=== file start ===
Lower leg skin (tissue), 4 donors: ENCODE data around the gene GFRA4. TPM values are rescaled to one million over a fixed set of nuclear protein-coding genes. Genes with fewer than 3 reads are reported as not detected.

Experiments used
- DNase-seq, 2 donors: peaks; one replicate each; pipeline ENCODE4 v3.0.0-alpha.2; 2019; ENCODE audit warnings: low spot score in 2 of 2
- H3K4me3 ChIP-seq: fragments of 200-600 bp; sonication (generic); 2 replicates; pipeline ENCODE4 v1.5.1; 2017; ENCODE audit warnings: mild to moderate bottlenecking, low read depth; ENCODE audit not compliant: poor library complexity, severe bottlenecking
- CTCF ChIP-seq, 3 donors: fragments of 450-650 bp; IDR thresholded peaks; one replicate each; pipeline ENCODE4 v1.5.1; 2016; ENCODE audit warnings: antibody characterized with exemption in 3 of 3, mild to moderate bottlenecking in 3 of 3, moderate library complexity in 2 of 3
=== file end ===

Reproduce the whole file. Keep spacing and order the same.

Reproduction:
Lower leg skin (tissue), 4 donors: ENCODE data around the gene GFRA4. TPM values are rescaled to one million over a fixed set of nuclear protein-coding genes. Genes with fewer than 3 reads are reported as not detected.

Experiments used
- DNase-seq, 2 donors: peaks; one replicate each; pipeline ENCODE4 v3.0.0-alpha.2; 2019; ENCODE audit warnings: low spot score in 2 of 2
- H3K4me3 ChIP-seq: fragments of 200-600 bp; sonication (generic); 2 replicates; pipeline ENCODE4 v1.5.1; 2017; ENCODE audit warnings: mild to moderate bottlenecking, low read depth; ENCODE audit not compliant: poor library complexity, severe bottlenecking
- CTCF ChIP-seq, 3 donors: fragments of 450-650 bp; IDR thresholded peaks; one replicate each; pipeline ENCODE4 v1.5.1; 2016; ENCODE audit warnings: antibody characterized with exemption in 3 of 3, mild to moderate bottlenecking in 3 of 3, moderate library complexity in 2 of 3